I assume it's not sending I-M-S, or else Apache would be sending 304 back (but I don't know an easy way to sniff that traffic). You can see above that the date on the file is in 2000.

          • otterley says:

            I don't know an easy way to sniff that traffic

            You want this.

            • jwz says:

              I have that, but that doesn't mean I believe it. It says 200 and doesn't mention I-M-S, but does that refer to the most-recent request, or the request that put the document in the cache? It's not obvious.

              • at400723 says:

                With Apache 1.3.31 onwards mod_log_forensic can log the headers provided by the browser to a file. Annoyingly they're logged to a separate file from the access_log. Apache provides a new opaque token which can be logged into the access_log to cross-reference the access_log and forensic_log. The best that can be said for this is that it's an accurate way to see what headers get sent, but something a bit easier to use would have been nice. Still, msun't grumble.

                There's a brief article about it here:

              • dzm6 says:

                If you're not trusting LiveHTTPHeaders, you might try SSLTap from NSS tools. It's a simple lightweight passthrough proxy that logs (or echos to stdout()) all the protocol traffic that goes through it.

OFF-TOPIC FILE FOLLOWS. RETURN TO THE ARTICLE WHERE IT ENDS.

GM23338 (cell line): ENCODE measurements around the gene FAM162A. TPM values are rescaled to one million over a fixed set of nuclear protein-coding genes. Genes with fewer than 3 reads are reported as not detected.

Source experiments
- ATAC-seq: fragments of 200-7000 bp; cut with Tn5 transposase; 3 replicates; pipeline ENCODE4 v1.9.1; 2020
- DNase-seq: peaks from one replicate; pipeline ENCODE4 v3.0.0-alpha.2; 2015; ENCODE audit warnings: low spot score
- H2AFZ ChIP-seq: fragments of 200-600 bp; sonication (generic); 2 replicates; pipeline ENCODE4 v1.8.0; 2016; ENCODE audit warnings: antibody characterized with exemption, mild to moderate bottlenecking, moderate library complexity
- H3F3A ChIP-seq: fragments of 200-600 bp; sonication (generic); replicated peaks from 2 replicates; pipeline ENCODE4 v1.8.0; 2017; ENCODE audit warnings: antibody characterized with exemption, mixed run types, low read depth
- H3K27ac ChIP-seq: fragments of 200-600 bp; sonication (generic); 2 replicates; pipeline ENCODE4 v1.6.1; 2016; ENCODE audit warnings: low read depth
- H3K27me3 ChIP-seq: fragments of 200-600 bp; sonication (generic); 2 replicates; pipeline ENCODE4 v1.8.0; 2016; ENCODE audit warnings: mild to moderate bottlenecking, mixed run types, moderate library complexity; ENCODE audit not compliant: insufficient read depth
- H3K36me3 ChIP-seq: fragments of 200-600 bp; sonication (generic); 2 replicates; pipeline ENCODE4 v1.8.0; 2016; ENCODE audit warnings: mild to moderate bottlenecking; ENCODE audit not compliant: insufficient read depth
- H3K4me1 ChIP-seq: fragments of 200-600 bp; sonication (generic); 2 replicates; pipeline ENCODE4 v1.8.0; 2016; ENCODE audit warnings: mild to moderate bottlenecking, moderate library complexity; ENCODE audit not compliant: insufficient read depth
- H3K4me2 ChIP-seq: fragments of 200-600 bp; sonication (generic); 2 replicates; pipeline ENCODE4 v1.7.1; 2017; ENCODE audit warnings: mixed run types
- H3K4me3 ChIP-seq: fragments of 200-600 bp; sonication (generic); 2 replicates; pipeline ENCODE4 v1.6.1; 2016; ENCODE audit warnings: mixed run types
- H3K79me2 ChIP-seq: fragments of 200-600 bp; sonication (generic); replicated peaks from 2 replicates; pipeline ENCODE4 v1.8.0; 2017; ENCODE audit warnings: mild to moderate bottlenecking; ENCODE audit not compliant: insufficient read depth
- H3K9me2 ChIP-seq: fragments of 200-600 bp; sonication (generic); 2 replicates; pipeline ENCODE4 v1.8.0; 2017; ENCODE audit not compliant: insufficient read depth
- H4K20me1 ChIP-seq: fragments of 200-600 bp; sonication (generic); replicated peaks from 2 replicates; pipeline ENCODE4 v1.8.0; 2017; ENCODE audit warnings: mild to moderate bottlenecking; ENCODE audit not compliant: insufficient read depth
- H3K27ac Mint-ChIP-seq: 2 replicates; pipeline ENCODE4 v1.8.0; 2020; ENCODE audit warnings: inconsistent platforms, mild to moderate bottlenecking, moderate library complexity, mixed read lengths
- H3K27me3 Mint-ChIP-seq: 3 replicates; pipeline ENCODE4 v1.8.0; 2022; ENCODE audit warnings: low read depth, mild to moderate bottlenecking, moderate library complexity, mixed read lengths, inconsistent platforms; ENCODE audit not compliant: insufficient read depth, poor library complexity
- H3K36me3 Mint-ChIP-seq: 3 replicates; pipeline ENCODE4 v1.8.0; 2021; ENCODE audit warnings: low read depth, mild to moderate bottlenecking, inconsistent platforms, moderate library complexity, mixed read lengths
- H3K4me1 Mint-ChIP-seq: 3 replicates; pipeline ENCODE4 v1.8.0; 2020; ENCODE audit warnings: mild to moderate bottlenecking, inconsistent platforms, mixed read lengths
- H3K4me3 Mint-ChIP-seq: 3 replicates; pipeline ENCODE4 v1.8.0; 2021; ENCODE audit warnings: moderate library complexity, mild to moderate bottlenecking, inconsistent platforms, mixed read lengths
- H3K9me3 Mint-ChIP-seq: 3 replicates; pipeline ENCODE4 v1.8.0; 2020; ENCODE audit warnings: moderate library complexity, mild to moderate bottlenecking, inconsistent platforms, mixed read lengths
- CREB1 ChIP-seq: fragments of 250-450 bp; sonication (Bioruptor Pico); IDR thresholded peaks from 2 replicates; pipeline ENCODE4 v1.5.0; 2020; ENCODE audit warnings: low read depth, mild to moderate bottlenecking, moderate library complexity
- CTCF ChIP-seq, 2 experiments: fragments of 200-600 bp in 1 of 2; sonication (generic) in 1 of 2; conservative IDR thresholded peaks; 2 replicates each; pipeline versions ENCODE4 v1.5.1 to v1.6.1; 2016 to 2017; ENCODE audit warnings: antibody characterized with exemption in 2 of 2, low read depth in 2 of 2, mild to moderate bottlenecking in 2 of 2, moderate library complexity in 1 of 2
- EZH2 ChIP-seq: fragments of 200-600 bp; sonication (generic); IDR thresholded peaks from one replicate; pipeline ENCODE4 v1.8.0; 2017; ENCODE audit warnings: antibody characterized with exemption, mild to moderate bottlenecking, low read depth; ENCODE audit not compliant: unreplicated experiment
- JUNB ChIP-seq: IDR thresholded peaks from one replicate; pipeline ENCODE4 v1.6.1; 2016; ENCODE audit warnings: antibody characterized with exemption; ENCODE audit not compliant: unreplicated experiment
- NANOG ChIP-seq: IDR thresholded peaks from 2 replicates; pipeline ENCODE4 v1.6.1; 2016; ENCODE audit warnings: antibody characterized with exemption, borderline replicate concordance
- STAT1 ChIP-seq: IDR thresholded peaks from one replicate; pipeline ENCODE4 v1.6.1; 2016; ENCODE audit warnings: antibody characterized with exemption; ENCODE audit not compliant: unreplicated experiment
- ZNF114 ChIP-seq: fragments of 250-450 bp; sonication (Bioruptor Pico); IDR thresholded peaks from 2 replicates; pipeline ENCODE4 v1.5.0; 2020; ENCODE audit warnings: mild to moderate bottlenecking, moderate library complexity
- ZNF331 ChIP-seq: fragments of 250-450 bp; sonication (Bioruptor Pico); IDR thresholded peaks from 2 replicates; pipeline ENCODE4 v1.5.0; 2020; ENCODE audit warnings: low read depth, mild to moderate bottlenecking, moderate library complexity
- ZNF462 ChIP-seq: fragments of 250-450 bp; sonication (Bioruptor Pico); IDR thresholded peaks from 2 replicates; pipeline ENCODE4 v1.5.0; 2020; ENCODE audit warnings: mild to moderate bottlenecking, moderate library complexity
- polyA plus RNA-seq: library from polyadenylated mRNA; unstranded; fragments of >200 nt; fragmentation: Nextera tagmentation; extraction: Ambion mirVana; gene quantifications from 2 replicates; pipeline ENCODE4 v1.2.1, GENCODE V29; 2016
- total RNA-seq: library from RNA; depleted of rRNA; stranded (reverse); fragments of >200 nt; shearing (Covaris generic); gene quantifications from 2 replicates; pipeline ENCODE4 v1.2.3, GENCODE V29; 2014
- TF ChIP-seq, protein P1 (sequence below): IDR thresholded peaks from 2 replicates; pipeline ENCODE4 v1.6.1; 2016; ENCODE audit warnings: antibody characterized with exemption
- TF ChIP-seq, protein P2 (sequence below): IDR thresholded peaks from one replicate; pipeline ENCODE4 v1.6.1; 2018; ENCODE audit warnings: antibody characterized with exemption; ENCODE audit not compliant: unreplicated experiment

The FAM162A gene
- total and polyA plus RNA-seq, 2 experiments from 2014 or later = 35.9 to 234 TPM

• gwillen says:

                tcpdump says Firefox is not sending I-M-S when asking for the image that should be cached. Actually if I have it "Refresh: 5; url=some-other-page-with-the-same-image.htm" instead of refreshing to the same page, it won't even hit the server at all for the cached image. Unfortunately this has the problem described below, that even if it's really the same page, it will forcibly scroll to the top, which is irritating.

          • dachte says:

            Install this Firefox extension to see the headers.

          • sol3 says:

            While digging around I found a comment along these lines:

            - The header If-Modified-Since is discarded if the given date expresses a date in the future.

            Again, passing along possible issues to look at - Apache 2.0.50 doesn't seem to be doing this (my laptop's clock is about 10 minutes ahead of my server's) - but other versions may have (1.x perhaps).

            Though - even if apache was still sending back 304's, that's only half of your issue - firefox'n'friends are still making those requests to begin with.

          • tcpflow is a great way to find out what the real traffic looks like.

          • netsharc says: